Wannado-App-Launches-In-Nashville-3

From there, you can “Explore” anything under the sun, from over 60 categories. So if your mother-in-law is in town, you can browse museums or wine tasting events, regardless of whether or not you like these kinds of events. You can also search for events by keyword.

Wannado-App-Launches-In-Nashville-4

Lastly, I can use the “Community” function to see what my friends have “Wannado’d” or starred as an event they’re interested in. The app integrates with Facebook so my “friends” are based on existing Facebook friends.

Wannado-App-Launches-In-Nashville-2

Wannado curates its events in part by allowing anyone to post an event (you can submit one directly through the app) and by leveraging partnerships with prominent local organizations and cultural curators, including:

In a nutshell, we’re pumped. Help us spread the word about Wannado! Get the app, then check them out on FacebookTwitterInstagram and the blog.

MCC

Image Credit: TVSDESIGN / TUCK-HINTON ARCHITECTS / MOODY-NOLAN via The Tennessean

So we’re coming off a pretty big couple of weeks, huh, Nashville?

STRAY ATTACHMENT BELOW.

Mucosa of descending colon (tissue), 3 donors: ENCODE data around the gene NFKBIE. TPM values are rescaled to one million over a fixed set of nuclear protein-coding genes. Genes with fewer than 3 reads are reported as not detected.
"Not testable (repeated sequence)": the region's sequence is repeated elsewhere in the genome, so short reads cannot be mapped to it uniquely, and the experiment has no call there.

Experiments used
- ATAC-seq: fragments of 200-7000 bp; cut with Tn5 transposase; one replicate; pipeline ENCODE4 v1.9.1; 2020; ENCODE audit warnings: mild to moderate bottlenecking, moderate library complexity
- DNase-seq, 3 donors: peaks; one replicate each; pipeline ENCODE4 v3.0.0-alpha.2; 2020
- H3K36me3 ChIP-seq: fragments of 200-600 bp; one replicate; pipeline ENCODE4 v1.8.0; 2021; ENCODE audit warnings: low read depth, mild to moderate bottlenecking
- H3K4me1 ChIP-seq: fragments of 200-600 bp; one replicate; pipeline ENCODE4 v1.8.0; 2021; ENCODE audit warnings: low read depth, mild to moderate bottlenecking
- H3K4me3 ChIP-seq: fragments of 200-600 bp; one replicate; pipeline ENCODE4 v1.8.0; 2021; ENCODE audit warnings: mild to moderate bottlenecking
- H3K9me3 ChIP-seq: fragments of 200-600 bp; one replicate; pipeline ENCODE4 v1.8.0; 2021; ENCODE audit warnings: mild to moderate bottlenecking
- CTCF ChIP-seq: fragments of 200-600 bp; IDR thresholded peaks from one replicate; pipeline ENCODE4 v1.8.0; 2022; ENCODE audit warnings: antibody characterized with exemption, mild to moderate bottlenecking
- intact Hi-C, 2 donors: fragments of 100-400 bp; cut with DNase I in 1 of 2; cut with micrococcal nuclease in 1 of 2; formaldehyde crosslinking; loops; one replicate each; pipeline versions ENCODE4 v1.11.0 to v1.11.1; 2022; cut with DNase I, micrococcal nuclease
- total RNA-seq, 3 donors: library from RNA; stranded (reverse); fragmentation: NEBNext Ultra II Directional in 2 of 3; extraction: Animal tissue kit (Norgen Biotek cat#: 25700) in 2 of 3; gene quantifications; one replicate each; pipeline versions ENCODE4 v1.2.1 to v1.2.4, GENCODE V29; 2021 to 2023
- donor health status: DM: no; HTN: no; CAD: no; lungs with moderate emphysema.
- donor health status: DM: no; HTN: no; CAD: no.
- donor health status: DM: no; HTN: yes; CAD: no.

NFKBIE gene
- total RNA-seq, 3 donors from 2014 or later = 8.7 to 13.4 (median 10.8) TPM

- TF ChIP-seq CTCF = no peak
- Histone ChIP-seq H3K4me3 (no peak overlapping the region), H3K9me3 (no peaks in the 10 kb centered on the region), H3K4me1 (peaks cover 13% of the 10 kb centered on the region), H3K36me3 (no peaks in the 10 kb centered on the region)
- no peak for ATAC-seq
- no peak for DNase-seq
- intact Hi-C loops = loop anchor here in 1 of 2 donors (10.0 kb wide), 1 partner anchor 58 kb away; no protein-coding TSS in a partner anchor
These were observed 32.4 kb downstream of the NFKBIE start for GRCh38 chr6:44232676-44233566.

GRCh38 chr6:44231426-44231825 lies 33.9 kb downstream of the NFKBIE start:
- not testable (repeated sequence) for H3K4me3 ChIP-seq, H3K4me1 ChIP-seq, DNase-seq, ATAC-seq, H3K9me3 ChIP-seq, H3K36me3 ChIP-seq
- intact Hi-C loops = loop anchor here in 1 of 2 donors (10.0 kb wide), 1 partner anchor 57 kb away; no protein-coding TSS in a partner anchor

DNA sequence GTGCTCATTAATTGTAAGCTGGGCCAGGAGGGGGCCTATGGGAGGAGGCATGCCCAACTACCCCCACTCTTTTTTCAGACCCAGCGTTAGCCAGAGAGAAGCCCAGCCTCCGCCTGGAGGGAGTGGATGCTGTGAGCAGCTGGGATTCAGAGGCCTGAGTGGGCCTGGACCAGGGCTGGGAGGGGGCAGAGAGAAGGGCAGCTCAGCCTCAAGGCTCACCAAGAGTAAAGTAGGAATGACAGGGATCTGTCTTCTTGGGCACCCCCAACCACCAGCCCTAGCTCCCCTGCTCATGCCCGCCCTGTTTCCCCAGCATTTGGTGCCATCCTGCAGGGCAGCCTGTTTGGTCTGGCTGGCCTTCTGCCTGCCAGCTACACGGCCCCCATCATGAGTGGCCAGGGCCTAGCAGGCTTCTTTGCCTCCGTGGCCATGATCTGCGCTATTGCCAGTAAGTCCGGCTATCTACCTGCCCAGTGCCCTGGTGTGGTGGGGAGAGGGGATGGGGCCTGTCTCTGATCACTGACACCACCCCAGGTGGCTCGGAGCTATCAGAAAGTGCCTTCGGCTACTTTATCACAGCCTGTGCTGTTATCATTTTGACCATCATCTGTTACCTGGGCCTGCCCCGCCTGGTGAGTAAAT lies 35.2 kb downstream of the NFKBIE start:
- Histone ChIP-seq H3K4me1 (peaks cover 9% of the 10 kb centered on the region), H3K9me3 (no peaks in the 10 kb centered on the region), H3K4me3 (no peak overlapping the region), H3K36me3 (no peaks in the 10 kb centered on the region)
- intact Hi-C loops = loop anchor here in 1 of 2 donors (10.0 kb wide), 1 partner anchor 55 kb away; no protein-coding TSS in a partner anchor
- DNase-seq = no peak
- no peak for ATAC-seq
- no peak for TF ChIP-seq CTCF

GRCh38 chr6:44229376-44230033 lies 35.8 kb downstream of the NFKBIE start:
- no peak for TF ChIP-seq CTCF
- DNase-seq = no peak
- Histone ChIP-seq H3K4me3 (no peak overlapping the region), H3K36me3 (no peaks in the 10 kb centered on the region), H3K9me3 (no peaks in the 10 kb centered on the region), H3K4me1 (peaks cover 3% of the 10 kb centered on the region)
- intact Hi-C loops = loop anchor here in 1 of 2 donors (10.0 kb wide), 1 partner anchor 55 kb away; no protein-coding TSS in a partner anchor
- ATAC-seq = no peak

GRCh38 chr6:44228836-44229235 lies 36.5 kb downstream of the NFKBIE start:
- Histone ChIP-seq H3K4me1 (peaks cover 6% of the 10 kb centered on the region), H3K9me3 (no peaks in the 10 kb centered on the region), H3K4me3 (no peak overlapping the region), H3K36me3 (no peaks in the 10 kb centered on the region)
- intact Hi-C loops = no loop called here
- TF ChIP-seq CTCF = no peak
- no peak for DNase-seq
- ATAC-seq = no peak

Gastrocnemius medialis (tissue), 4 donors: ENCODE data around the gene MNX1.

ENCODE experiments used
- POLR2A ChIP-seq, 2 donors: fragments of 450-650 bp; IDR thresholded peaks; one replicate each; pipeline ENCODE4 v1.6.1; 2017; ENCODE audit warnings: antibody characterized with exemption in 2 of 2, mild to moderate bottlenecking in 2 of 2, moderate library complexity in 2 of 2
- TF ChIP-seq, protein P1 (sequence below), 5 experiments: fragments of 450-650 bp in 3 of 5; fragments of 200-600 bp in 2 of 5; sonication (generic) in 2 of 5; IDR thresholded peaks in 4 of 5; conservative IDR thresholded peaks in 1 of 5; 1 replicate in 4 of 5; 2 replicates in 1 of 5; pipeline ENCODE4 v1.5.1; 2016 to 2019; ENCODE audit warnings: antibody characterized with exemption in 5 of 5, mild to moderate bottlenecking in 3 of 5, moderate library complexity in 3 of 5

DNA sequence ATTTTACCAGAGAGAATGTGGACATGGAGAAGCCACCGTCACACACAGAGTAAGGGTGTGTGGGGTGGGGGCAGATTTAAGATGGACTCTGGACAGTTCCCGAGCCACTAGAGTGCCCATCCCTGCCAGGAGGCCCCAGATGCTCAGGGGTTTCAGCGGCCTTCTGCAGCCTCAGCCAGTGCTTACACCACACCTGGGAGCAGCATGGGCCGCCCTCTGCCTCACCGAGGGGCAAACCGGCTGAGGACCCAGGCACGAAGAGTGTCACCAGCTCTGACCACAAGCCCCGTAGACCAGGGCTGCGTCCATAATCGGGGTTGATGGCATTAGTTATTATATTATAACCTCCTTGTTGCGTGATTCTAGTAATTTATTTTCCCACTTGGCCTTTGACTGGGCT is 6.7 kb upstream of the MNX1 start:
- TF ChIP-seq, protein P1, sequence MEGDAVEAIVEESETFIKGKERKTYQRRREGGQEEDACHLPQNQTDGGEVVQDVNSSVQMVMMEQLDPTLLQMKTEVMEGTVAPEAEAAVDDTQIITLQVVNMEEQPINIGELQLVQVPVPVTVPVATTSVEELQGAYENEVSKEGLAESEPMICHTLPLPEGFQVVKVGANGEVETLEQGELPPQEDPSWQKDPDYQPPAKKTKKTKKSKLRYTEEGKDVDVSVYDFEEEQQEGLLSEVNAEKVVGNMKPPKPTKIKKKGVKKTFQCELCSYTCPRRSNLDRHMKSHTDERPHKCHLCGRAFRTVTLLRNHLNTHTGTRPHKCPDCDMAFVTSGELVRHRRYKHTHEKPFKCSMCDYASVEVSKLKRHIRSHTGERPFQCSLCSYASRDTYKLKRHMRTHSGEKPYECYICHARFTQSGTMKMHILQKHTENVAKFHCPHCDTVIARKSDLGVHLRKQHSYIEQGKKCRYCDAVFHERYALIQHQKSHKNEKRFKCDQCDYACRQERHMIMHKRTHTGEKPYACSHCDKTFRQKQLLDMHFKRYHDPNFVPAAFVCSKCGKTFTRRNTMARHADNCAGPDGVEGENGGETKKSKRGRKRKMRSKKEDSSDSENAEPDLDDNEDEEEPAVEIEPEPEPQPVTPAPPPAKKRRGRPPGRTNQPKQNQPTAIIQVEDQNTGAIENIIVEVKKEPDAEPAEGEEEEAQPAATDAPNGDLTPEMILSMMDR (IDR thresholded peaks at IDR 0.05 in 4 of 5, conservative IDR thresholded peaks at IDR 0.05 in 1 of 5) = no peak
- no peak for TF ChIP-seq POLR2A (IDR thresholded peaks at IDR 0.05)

The opening of the Music City Center gave us another feather in a cap that is starting to make us look like quite the peacock. With all these people telling us how wonderful we are (I’ll spare you the many links), I guess it only made sense to open a 1.2 million-square-foot building and admit, with a sheepish grin, “Yeah, we are pretty great.”

As I looked out from one of the balconies of the MCC last week, I wondered how newcomers to Nashville would see the city through the prism of this new entertainment district. How would their version of Nashville compare to mine?

We have a great opportunity – and, perhaps, a responsibility – with the Music City Center to ensure our visitors experience the Nashville that we enjoy every day. I think the powers-that-be recognized this, and there are hearty doses of local flavor throughout the building. The Nashville Songwriters Hall of Fame. The $2 million in art installations. The architecture that gives the feeling of being inside a guitar (or maybe a whale). And it’s a good sign that the first big event in the center will be our local Music City Sports Festival.

Is it going to feel touristy? Sure. The MCC is surrounded by hotels, honky-tonks, the Country Music Hall of Fame and Bridgestone Arena. Convention visitors to our city are still going to get the amped-up, ABC television-show version of Nashville, and that’s OK.